Majority Leader Schumer Floor Remarks To Set Up Senate Votes On Bipartisan U.S. Innovation And Competition Act And Bipartisan House-Passed Legislation To Create Commission To Investigate & Report On January 6 Attack On Capitol

May 25, 2021

Washington, D.C.   Senate Majority Leader Chuck Schumer (D-NY) today spoke on the Senate floor in advance of filing cloture on the substitute amendment for the bipartisan U.S. Innovation and Competition Act, setting up the bill for passage by the end of the week. Leader Schumer also filed cloture on the motion to proceed to the House-passed legislation that would create an independent commission to investigate the January 6th insurrection, setting up a vote later this week. Below are Senator Schumer’s remarks: 

In a moment I will file cloture on both the substitute amendment of the competition bill, and on the motion to proceed to the House-passed legislation to create an independent commission to investigate and report on the attack of January 6th, setting up a potential vote this week.

On the competition bill: this legislation is the product of at least half a dozen Senate Committees working for months—months—in a bipartisan way.

That means that every single member of the Senate has had their fingerprints on it in one manner or another. The Senate has been making great progress so far this week.

To borrow an expression that might appeal to my colleague and partner from Indiana, Senator Young, we are approaching the final straightaway of the race.

We have completed a very efficient series of votes on six amendments this afternoon, five of which were sponsored by Republicans. That's in addition to four amendment votes we’ve already held and literally dozens—dozens—of bipartisan amendments that were added to the bill before it even reached the floor.

This is regular order in action. Members on both sides have clamored that we bring bills to the floor, debate them, and ask for amendments. That is what is happening here.

This is a bipartisan bill that came out of committees with overwhelming votes, 21 to 1 in the Foreign Relations Committee, 24 to 4 in the Commerce Committee, with a lot of bipartisan input in both committees and throughout. And now we're debating it on the floor.

I believe the depth of bipartisanship on this bill reveals two things.

One, just how much hunger there is on both sides of the aisle to tackle the issue of American leadership in the 21st century. And it also shows a hunger to work in a bipartisan way. And we hope that our colleagues will understand this, as we seek now to invoke cloture on the bill after we do several more amendments.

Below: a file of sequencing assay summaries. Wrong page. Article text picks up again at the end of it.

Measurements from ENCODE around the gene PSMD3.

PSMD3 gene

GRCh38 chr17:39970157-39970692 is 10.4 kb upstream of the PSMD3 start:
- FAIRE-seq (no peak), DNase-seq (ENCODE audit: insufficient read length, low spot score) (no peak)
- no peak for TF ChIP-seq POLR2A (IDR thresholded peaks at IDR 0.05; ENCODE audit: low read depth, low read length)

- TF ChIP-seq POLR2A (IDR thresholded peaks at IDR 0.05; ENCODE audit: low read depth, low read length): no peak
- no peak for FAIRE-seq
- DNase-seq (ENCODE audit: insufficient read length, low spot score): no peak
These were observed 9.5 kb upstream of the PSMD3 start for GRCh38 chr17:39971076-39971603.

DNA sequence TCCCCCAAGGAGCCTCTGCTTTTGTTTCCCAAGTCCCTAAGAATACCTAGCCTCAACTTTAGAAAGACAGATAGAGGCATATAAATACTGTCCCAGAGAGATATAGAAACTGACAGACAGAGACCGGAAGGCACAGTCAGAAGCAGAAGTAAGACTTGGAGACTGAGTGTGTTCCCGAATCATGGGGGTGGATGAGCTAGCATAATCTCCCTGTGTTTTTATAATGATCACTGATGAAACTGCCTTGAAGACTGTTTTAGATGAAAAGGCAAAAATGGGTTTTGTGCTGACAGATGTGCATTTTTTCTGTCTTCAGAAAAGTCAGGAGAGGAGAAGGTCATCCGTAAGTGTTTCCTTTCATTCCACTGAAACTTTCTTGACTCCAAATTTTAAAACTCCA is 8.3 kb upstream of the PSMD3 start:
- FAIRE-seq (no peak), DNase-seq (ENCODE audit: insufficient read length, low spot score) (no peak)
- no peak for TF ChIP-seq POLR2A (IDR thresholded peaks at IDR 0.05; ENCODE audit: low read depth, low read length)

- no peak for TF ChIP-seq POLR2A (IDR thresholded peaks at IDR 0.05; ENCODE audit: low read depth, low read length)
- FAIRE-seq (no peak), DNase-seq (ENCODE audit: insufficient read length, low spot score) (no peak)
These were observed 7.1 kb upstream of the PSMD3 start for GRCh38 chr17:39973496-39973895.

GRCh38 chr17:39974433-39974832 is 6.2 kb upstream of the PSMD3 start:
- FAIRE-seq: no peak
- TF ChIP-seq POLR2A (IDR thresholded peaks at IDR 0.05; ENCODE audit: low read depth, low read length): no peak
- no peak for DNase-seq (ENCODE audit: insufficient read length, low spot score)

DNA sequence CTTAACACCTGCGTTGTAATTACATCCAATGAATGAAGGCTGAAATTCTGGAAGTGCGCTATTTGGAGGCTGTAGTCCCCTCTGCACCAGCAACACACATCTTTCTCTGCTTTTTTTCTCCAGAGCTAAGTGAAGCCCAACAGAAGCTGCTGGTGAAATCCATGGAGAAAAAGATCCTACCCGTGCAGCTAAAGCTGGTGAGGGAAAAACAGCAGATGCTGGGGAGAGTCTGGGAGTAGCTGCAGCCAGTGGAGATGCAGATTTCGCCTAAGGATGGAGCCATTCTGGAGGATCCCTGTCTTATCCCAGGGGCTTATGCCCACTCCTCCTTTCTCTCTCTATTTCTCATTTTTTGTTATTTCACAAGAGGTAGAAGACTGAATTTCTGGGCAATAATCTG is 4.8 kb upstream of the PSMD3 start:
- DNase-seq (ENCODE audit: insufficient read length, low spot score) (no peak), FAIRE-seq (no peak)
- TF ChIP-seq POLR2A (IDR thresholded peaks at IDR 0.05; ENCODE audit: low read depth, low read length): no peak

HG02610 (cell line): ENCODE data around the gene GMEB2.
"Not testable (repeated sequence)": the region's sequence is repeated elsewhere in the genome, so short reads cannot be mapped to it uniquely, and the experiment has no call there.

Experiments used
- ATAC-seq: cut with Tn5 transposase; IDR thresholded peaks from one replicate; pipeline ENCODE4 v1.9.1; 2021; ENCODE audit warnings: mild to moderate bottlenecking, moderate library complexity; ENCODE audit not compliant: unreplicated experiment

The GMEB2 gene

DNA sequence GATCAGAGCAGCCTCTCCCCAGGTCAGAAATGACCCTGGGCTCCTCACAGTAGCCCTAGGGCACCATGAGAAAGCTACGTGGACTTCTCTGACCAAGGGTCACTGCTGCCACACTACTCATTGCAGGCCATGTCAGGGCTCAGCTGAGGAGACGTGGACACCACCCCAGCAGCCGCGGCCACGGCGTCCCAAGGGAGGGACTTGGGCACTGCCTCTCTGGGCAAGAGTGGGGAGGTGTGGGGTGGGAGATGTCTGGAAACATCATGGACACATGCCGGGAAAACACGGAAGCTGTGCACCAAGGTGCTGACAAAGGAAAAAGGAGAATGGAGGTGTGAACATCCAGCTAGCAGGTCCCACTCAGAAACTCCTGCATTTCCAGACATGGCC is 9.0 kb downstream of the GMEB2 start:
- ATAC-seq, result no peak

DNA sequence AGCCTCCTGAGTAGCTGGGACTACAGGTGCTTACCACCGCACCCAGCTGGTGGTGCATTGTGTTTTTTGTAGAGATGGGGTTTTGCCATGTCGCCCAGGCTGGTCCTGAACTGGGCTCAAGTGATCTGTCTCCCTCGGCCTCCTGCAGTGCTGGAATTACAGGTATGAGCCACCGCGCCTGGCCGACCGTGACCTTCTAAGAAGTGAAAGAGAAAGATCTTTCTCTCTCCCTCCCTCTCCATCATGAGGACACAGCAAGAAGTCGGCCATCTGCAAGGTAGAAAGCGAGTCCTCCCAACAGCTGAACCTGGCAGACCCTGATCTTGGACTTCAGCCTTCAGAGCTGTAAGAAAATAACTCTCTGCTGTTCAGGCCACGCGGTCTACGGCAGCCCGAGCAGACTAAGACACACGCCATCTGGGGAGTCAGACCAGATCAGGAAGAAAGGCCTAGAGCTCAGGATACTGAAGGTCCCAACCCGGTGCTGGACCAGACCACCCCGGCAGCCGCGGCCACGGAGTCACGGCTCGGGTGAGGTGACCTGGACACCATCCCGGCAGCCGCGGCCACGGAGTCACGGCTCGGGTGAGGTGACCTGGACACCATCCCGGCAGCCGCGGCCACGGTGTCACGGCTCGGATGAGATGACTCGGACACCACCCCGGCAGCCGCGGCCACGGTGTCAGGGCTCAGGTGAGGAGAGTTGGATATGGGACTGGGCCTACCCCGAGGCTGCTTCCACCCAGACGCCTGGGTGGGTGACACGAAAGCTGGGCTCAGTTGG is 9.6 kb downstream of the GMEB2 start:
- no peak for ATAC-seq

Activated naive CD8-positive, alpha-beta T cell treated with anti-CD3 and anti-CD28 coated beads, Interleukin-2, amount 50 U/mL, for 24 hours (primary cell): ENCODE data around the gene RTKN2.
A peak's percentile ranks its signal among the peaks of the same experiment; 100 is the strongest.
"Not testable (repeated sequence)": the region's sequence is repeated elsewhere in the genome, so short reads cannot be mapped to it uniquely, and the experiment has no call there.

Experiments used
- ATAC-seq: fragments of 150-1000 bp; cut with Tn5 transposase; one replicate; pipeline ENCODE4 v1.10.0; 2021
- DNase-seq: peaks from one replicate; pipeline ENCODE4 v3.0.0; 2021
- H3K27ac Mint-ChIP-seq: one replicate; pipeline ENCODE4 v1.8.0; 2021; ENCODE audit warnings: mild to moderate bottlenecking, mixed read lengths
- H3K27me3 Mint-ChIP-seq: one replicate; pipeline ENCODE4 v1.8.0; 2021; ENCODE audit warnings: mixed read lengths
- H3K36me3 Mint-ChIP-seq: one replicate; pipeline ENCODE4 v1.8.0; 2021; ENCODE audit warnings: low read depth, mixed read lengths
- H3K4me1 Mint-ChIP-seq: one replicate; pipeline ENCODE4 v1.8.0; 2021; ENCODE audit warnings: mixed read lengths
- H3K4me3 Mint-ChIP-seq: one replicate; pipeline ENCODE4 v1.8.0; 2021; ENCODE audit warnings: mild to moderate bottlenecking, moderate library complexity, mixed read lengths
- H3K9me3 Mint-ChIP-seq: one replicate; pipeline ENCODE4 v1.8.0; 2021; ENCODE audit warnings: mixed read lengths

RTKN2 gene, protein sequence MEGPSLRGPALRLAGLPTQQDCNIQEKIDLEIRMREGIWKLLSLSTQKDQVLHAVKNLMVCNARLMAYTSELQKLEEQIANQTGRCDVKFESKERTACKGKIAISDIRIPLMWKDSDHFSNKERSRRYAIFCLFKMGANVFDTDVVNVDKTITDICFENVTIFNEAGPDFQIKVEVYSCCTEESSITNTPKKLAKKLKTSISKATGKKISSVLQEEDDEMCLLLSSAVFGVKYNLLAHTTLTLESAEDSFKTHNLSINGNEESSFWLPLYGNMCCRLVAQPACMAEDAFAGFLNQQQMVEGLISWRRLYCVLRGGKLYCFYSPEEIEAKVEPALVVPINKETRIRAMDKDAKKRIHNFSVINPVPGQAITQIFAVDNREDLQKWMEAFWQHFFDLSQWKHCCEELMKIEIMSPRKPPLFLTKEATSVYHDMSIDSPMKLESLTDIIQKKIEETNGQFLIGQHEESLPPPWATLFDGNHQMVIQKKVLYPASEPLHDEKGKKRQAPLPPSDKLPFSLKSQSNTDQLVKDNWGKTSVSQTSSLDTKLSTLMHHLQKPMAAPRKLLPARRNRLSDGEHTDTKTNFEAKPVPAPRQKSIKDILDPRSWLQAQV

With the finish line in sight, we need to continue working together to see this bill through. As I said, we'll consider a few more amendments tomorrow and Thursday, including a managers’ amendment before final passage.

If both sides continue to work in good faith to schedule amendment votes, which has been the hallmark so far, there is no reason we can't finish the competition bill by the end of the week. And we will look for a signal from our Republican friends that, when we cooperate, we will move forward and not move to block or delay unnecessarily.

Now, this bill, again, I cannot say enough how important it is to the future of America. Investing in science and innovation has been a hallmark of why this country has led the world in economic growth, in good-paying jobs, in creating a brighter, sunnier, happier America.

Our failure to invest could lead to a real decline, a cloudiness over America and its future.

We have to move forward, and that's why this bill has gotten such great support. This is not a minor bill. Just because there's not partisan fighting doesn’t mean it's not one of the most important bills we have passed in a very long time. And we'll look back in history and say that this was a moment when America got a grip back on itself and moved forward after several years of languishing, at best.

Now, I'm also going to move to file cloture on the motion to proceed to the House-passed legislation to create an independent commission to investigate and report on the attack of January 6th, setting up a potential vote this week.

We all know the commission is an urgent, necessary idea to safeguard our democracy. What happened on January 6 was a travesty, a travesty. It risked America in ways we haven't seen in decades, maybe even our history altogether.

In the wake ever January 6, unfortunately, too many Republicans in both chambers have been trying to rewrite history and sweep the despicable attack on our democracy under the rug.

If people believe the Big Lie, if they believe that this election was not on the level because of the Big Lie of Donald Trump and his legions in the press, our democracy erodes. At the core of this democracy is a belief that we vote, the process is fair, and then whoever is fairly elected, we respect as our leader. That has not happened for the first time in a long time.

I so respect our two Republican colleagues on the other side of the aisle who say they will vote for this proposal. I hope many more will. We have to get it passed.

Each member of the Senate is going to have to stand up and decide: are you on the side of truth and accountability, or are you on the side of Donald Trump and the Big Lie?

We cannot let this lie to fester. We must get at the truth.

We must restore faith in this grand, wonderful, beautiful, evolving experiment, the greatest democracy that has ever been seen on Earth.

We can't let that go away.

And by sweeping all this under the rug, by having so many people believe the lies, we could see the sun begin to set on America. I hope that doesn't happen. I pray that doesn't happen.

I don't believe it will happen, because I believe we will rise to the occasion and get at the truth.